I’m happy to say I survived Day 1 of the Main Event of the World Series Of Poker. While this is my first time playing the world’s largest poker tournament, I wasn’t nervous or anxious because I’ve been around the WSOP for several years and have played in several others with big fields here and around the country. As in any poker tournament, the key is to remember that the thousands of other players don’t matter — you only have to concentrate on the ones at your table. I did that.
My table wasn’t all that tough. The only really good player I recognized was Dan O’Brien, a well-respected pro with over a million dollars in tournament earnings. He was fairly aggressive, and we didn’t play any big pots. The other player I knew by reputation was Victoria Coren, a British writer and broadcaster who has hosted several poker TV shows in England and now emcees a BBC game show called Only Connect. She’s a member of PokerStars Team UK, and sat directly on my right, which was a good thing, because she was the only player interested in any kind of conversation. Considering that we were at this table for upwards of 12 hours, it was nice to have someone to chat with and joke around with. In contrast, the Australian guy on my left barely said ten words all day. Sure, we’re playing for big money, but there’s no reason we can’t enjoy ourselves along the way.
I’m always happy to have female poker players at the table, because there’s such a dearth of them — only 5% of the WSOP field. Toward the end of the day, after a couple of players had been eliminated from our table, we were joined by another woman, Sissy Murphy, who runs the Nevada Poker League and, like Victoria, was happy to talk.
I was very happy with my play throughout Day 1, in which I increased my stack from 30,000 chips at the start to 63,650 when play ended after 5 levels. There are plenty of players with much bigger stacks, but that doesn’t mean much now. Far too often, those who get lots of chips early do so by being reckless and getting lucky, or constantly playing aggressively without changing gears. The pros with lots of chips know how to adjust, while the amateurs who’ve been hit by the deck think they’ll keep running over everyone, but instead start bleeding chips away. The monster stack at our table yesterday at the dinner break kept the pedal to the metal through the evening, and was gone halfway through level 5. History shows that the early chip leaders only make it to the money (which isn’t until the middle of Day 4) half the time.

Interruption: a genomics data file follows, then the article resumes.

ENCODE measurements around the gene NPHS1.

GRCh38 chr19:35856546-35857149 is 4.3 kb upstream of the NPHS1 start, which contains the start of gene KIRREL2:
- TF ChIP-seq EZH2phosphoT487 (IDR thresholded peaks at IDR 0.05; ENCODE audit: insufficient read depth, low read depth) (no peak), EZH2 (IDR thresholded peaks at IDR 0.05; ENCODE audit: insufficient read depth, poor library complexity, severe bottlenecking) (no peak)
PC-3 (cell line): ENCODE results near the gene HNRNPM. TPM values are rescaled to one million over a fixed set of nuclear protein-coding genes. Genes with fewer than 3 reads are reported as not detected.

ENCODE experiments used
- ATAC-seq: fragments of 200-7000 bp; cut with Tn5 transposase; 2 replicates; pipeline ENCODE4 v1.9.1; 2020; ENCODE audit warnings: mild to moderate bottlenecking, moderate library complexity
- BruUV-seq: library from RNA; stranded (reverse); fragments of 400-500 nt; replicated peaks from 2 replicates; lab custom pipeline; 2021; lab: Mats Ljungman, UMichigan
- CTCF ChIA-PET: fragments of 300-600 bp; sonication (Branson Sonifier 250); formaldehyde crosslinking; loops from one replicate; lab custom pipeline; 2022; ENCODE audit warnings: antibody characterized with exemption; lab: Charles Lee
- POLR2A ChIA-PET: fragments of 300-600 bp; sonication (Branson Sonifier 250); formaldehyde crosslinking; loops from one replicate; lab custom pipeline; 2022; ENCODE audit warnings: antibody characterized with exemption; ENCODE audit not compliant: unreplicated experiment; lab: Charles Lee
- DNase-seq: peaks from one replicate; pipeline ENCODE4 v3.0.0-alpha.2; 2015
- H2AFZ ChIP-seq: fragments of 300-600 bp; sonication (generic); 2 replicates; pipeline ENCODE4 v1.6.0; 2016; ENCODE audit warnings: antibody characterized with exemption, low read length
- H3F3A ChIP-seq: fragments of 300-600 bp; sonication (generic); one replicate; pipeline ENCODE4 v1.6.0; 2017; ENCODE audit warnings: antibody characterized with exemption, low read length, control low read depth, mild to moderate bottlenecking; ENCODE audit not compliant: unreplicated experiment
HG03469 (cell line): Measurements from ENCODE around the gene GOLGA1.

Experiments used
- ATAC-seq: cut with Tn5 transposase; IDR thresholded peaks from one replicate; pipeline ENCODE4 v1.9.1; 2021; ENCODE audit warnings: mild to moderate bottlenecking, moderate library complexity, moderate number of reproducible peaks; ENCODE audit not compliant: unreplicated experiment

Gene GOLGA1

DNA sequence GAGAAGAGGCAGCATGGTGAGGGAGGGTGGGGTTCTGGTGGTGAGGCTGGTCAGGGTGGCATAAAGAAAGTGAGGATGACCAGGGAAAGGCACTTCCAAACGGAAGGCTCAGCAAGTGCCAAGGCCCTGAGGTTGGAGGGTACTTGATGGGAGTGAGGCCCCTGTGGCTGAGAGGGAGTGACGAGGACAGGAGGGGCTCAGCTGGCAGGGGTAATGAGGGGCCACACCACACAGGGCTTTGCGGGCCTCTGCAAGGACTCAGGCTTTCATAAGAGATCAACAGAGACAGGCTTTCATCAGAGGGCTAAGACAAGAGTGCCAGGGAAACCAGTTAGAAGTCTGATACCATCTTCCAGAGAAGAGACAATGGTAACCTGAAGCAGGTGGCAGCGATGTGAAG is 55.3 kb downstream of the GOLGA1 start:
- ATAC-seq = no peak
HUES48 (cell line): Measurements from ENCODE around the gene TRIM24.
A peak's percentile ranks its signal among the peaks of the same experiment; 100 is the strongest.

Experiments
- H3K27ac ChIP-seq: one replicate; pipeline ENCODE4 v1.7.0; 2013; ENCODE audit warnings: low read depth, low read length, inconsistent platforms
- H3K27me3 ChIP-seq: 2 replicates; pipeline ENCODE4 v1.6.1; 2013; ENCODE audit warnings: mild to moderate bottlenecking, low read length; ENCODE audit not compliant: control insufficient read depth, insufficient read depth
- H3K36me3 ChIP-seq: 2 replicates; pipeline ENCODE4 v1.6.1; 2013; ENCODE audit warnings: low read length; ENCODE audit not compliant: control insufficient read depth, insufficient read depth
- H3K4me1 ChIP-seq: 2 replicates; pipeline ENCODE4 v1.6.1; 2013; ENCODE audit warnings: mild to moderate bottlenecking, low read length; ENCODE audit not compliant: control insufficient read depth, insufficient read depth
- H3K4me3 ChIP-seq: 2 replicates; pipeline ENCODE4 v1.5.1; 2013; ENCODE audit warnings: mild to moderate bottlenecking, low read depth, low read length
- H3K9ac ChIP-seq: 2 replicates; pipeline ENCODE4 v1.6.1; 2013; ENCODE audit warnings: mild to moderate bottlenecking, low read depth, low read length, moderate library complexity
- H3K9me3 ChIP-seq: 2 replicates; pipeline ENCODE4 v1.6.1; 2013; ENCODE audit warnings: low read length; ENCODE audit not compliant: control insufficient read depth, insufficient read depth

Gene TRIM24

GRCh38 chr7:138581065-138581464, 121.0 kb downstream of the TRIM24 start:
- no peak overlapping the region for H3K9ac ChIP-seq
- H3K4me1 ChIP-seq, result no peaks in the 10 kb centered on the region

I wasn’t involved in any hands that make a great story, but I used a combination of good cards at times and good moves at other times to chip up, playing smart, patient poker. I felt particularly good about my reads of the other players, two of whom had tells so obvious it was like they played with their cards face up.
There are three starting days. Saturday (1A) had 1,066 entrants, while Sunday (1b) had 2,144 players. Today (1C) will be the biggest of all, with likely around 3,500, which would bring the field close to last year’s total. Each day, about a third of the field is eliminated. My Day 2 isn’t until tomorrow, so I’m spending today relaxing, writing, reading, going to dinner with friends, and not playing any poker or going anywhere near The Rio.
As always, you can follow me on Twitter for my updates from the Main Event, with the caveat that I’m not tweeting while I’m playing — only on breaks.
One note: if you look at the results posted on the World Series Of Poker website, you may notice they have my hometown listed as Alexandria, Virginia. That’s where we lived in the 80s and 90s, which is probably when I first got a Harrah’s Total Rewards card, and it’s been stuck in the system ever since. I just asked WSOP Media Director Nolan Dalla if he can fix that, and he’s going to try, so hopefully it will list me as a St. Louisan from here on out.